A week ago today, my Destination Imagination team was finding out their fate. Would they progress to the state competition or not? DI is a worldwide organization for students in all grades, elementary through college. Teams of kids choose one of seven challenges and prepare and present a student-led solution. The week leading up to the competition, my team fell apart.
There are two parts to every DI competition. The main challenge I mentioned before and an instant challenge where they walk into a room and have to act something, build something or a combination of the two. They don't know the challenge beforehand, they're under a time limit and they usually have about 5 minutes to prepare. They're judged on teamwork as well as results. My kids have no middle ground with instant challenges, they seem to either nail it or go down in flames. The week before competition, I wouldn't even let them perform their planned solution because they'd been so busy fighting during prep time. But, last Saturday, they nailed it and they knew it. They came out of instant challenge flying high.
They then performed their prepared solution to the main challenge and while it wasn't perfect, the audience laughed in the right spots, the gadget my son had worked on late the night before actually worked and they were pretty pleased with themselves. So, we found ourselves sitting among the assembled teams thinking that we did actually have a shot.
But. We didn't make the cut. We're not going to state. And my kids were all sorts of disappointed. This was the third year in a row that their team came in fourth. The top three teams advance. They had specifically chosen the evening before to focus on having fun more than winning at all costs and we did have fun. But, we all wanted to go on too. My son particularly was crushed.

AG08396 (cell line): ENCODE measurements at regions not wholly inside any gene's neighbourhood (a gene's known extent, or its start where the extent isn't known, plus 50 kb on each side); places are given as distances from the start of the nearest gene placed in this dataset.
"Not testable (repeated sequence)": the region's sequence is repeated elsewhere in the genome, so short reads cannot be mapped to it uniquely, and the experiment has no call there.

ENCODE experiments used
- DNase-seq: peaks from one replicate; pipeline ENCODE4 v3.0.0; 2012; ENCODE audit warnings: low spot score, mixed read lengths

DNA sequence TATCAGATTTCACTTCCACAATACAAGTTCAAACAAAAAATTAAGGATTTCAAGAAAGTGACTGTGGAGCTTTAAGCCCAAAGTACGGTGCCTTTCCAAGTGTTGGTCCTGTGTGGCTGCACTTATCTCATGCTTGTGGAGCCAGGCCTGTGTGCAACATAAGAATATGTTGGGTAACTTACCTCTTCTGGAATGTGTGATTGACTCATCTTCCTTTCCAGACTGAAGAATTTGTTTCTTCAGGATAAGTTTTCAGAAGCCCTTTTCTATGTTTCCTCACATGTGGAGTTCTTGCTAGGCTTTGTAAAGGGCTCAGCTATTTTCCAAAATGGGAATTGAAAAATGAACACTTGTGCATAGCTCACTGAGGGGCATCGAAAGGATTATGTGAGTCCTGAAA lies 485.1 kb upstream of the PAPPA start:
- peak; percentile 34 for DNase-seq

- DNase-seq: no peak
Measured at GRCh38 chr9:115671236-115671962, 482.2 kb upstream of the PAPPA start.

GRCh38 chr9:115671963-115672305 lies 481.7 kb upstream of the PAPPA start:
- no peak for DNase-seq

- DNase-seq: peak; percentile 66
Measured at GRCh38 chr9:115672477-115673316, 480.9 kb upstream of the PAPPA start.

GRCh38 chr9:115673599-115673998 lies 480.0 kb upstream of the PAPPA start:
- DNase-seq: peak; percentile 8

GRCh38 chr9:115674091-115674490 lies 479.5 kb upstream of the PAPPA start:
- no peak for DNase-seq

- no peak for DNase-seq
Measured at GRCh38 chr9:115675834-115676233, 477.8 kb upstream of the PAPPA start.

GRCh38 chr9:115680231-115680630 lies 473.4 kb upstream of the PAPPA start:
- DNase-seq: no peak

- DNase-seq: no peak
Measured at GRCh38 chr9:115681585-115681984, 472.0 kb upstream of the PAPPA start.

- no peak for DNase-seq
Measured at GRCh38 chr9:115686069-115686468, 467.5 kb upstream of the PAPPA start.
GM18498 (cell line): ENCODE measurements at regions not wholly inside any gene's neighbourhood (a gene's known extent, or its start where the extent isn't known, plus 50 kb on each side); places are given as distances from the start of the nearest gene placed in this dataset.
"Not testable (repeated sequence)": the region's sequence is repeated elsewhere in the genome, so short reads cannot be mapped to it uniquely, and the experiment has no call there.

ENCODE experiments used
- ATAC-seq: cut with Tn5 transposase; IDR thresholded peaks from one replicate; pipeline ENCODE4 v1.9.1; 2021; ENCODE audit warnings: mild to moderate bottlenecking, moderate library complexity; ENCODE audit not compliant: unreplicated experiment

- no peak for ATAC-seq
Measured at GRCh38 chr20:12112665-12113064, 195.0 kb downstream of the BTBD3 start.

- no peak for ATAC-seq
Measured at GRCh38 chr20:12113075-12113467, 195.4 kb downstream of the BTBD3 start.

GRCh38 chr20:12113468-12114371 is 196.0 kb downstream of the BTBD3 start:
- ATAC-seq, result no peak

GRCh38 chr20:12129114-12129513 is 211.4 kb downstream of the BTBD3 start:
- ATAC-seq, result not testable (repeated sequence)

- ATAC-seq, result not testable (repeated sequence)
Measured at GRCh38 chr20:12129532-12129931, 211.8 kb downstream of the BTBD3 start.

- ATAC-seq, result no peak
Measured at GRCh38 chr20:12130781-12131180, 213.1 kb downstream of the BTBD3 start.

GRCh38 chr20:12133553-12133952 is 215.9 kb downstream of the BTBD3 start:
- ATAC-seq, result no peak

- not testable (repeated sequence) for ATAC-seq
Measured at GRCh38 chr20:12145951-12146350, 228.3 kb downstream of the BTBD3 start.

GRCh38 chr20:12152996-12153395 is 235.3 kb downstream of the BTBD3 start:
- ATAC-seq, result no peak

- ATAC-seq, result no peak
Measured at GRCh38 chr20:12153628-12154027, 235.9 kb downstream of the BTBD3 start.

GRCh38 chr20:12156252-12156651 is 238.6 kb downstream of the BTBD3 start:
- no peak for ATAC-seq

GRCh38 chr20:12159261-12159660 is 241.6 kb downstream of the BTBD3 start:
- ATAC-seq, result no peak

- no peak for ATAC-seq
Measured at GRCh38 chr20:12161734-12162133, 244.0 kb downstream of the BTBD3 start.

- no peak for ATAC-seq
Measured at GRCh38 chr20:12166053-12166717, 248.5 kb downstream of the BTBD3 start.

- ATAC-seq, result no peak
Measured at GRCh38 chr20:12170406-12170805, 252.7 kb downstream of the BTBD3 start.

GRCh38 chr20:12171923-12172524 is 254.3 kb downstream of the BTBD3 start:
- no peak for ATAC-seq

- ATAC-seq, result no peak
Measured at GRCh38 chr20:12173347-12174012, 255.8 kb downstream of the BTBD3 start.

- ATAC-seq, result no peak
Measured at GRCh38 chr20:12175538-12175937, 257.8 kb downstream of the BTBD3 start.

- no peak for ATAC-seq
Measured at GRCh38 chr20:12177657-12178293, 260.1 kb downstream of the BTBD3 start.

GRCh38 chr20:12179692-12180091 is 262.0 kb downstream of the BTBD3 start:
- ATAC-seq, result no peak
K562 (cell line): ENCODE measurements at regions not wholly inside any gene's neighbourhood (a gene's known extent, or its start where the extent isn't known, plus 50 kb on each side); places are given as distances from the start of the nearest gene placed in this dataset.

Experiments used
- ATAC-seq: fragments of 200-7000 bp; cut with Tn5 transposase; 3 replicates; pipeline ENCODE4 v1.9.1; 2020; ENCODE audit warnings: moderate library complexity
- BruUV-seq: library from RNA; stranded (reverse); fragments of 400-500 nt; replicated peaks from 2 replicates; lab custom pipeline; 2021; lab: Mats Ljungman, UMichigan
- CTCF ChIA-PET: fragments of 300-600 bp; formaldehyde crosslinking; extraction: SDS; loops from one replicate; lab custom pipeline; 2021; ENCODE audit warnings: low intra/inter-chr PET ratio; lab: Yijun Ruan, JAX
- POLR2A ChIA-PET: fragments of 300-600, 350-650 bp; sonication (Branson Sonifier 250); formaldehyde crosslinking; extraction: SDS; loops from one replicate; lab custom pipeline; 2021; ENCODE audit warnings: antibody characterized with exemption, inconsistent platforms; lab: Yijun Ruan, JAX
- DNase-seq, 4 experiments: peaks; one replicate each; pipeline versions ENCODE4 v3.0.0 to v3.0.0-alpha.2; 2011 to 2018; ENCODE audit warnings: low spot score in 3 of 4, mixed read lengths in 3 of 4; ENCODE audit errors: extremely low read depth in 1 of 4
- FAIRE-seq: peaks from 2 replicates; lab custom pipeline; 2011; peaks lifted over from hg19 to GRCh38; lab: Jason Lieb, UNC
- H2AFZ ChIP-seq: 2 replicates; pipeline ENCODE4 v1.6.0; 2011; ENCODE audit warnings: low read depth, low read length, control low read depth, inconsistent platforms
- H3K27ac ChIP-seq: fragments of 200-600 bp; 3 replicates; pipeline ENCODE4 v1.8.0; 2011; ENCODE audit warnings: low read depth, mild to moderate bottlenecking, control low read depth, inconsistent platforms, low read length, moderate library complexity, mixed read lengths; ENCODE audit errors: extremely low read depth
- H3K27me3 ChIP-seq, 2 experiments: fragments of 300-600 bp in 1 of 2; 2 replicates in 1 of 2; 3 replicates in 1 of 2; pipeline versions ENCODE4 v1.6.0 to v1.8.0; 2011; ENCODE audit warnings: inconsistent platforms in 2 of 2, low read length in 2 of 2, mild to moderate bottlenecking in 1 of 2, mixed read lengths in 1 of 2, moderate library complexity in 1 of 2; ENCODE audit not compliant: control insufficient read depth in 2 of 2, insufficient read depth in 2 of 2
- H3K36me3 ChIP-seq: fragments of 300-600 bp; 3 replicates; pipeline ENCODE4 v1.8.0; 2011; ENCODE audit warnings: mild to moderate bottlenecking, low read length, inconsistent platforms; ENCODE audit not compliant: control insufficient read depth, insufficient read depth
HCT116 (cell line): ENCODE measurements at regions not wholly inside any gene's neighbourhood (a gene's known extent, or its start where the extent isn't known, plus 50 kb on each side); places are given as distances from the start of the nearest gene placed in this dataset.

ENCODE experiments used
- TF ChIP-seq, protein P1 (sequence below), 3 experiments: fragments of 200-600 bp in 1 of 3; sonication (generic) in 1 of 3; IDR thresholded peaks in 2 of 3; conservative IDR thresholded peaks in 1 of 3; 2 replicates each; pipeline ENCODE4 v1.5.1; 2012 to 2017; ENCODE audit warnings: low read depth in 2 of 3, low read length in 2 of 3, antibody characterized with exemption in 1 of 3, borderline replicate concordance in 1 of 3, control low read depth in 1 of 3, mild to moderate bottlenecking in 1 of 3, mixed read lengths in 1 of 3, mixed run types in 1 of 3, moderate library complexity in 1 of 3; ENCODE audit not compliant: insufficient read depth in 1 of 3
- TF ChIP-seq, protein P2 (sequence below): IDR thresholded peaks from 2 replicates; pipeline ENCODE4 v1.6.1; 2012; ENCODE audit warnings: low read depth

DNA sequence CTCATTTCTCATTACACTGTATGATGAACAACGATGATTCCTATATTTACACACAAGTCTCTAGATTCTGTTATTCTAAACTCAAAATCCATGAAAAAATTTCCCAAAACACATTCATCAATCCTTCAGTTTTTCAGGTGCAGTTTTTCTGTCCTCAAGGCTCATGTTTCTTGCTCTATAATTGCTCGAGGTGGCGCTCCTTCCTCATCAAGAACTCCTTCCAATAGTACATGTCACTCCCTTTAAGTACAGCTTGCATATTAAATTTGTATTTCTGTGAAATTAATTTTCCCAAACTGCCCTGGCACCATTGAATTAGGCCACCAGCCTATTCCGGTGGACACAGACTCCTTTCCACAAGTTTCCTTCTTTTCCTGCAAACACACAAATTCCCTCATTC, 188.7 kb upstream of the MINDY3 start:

It's really hard to watch their disappointment. It's hard to feel disappointment. It's something we all deal with. I believe that we generally don't do a good job of teaching our kids how to handle emotions, so here's one more lesson for my team that I'll share with you as well.
First, learn to lean in to the feelings that come your way. All of them. We're so very quick to try to get rid of feelings we don't like, the ones that hurt, but experiencing them helps us progress through them. It's very easy for me to want my son to get over his disappointment, because it hurts me to see him hurting. But, if I tell him right away all the reasons he shouldn't be disappointed, I trivialize his pain. Instead I just chose to hug him and agree.
Second, after the feelings have run their course, you can add some perspective. In this case, I'll tell my kids two things. First, we live in the most difficult county to progress from. The competition here in our regional is often more difficult than that at the state level. And they're consistently at the top. They're global material (which is the level after state), but they need to not give up. Also, I'll remind them that three days before, they couldn't get through the planning part of an instant challenge. And they were right, they nailed it on Saturday. As a matter of fact, they took first place in that portion of the competition. Two days before competition, after watching them perform, parents didn't understand the story line of their performance at all. And in one day, they reworked it enough to merit a fourth place standing. That's pretty amazing. But, this perspective is only really meaningful and helpful after the emotions have run their course. Too often, we introduce this perspective too soon.
The third step is accept and reset. One of the lines in their show was, "Ok, well, that just happened, I guess I'll get back to studying cancer." There comes a moment, when accepting the disappointment and moving on becomes necessary.
Lastly, they reach a point where they can learn from it. Next season we'll spend some time talking about the decisions they made that created problems for them this year. Hopefully, they'll make different choices next time. I hope so anyway, because the last few weeks were crazy stressful.
There are four steps to dealing with disappointment in a healthy way:
The team chooses their name each year and this group has always used "Phoenix" as part of that name. At this point, I find the phoenix a worthy symbol for them as a phoenix obtains new life by arising from the ashes of its predecessor. They'll try again. And even if they never move above regional level, they've gained so very much and I am so very proud of them.
Coffee Talk Worksheet and iPhone Lock Screen: Daily questions to apply the above article to your own life and the episode artwork as a phone lock screen.